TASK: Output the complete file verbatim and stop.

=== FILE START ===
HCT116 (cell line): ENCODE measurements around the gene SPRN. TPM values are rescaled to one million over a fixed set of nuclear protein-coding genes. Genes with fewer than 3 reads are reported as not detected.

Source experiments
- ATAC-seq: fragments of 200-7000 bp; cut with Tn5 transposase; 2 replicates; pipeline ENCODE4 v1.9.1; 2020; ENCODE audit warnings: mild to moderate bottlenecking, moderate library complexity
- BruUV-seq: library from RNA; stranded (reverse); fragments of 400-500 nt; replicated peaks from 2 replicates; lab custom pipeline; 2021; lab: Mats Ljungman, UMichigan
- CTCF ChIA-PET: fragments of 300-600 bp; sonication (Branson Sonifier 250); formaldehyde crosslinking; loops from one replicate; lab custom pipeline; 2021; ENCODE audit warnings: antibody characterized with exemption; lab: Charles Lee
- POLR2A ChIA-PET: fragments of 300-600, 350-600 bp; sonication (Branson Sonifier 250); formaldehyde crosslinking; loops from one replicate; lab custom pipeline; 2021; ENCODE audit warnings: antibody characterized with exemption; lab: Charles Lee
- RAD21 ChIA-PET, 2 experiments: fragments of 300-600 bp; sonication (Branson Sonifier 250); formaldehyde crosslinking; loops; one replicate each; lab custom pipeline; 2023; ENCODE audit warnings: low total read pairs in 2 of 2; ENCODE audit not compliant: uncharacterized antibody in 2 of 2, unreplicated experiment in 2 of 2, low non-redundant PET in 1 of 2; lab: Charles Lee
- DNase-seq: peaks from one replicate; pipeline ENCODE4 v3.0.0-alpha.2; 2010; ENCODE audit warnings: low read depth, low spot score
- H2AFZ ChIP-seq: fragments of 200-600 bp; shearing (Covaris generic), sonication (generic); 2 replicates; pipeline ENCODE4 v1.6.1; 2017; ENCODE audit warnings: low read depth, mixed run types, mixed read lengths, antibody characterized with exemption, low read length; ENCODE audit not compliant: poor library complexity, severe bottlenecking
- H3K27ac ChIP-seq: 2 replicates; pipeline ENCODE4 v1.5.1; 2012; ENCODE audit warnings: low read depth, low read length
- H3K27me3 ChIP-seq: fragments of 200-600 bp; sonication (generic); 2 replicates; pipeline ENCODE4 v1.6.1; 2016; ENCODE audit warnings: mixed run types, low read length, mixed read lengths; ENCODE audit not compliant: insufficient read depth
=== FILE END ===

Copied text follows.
HCT116 (cell line): ENCODE measurements around the gene SPRN. TPM values are rescaled to one million over a fixed set of nuclear protein-coding genes. Genes with fewer than 3 reads are reported as not detected.

Source experiments
- ATAC-seq: fragments of 200-7000 bp; cut with Tn5 transposase; 2 replicates; pipeline ENCODE4 v1.9.1; 2020; ENCODE audit warnings: mild to moderate bottlenecking, moderate library complexity
- BruUV-seq: library from RNA; stranded (reverse); fragments of 400-500 nt; replicated peaks from 2 replicates; lab custom pipeline; 2021; lab: Mats Ljungman, UMichigan
- CTCF ChIA-PET: fragments of 300-600 bp; sonication (Branson Sonifier 250); formaldehyde crosslinking; loops from one replicate; lab custom pipeline; 2021; ENCODE audit warnings: antibody characterized with exemption; lab: Charles Lee
- POLR2A ChIA-PET: fragments of 300-600, 350-600 bp; sonication (Branson Sonifier 250); formaldehyde crosslinking; loops from one replicate; lab custom pipeline; 2021; ENCODE audit warnings: antibody characterized with exemption; lab: Charles Lee
- RAD21 ChIA-PET, 2 experiments: fragments of 300-600 bp; sonication (Branson Sonifier 250); formaldehyde crosslinking; loops; one replicate each; lab custom pipeline; 2023; ENCODE audit warnings: low total read pairs in 2 of 2; ENCODE audit not compliant: uncharacterized antibody in 2 of 2, unreplicated experiment in 2 of 2, low non-redundant PET in 1 of 2; lab: Charles Lee
- DNase-seq: peaks from one replicate; pipeline ENCODE4 v3.0.0-alpha.2; 2010; ENCODE audit warnings: low read depth, low spot score
- H2AFZ ChIP-seq: fragments of 200-600 bp; shearing (Covaris generic), sonication (generic); 2 replicates; pipeline ENCODE4 v1.6.1; 2017; ENCODE audit warnings: low read depth, mixed run types, mixed read lengths, antibody characterized with exemption, low read length; ENCODE audit not compliant: poor library complexity, severe bottlenecking
- H3K27ac ChIP-seq: 2 replicates; pipeline ENCODE4 v1.5.1; 2012; ENCODE audit warnings: low read depth, low read length
- H3K27me3 ChIP-seq: fragments of 200-600 bp; sonication (generic); 2 replicates; pipeline ENCODE4 v1.6.1; 2016; ENCODE audit warnings: mixed run types, low read length, mixed read lengths; ENCODE audit not compliant: insufficient read depth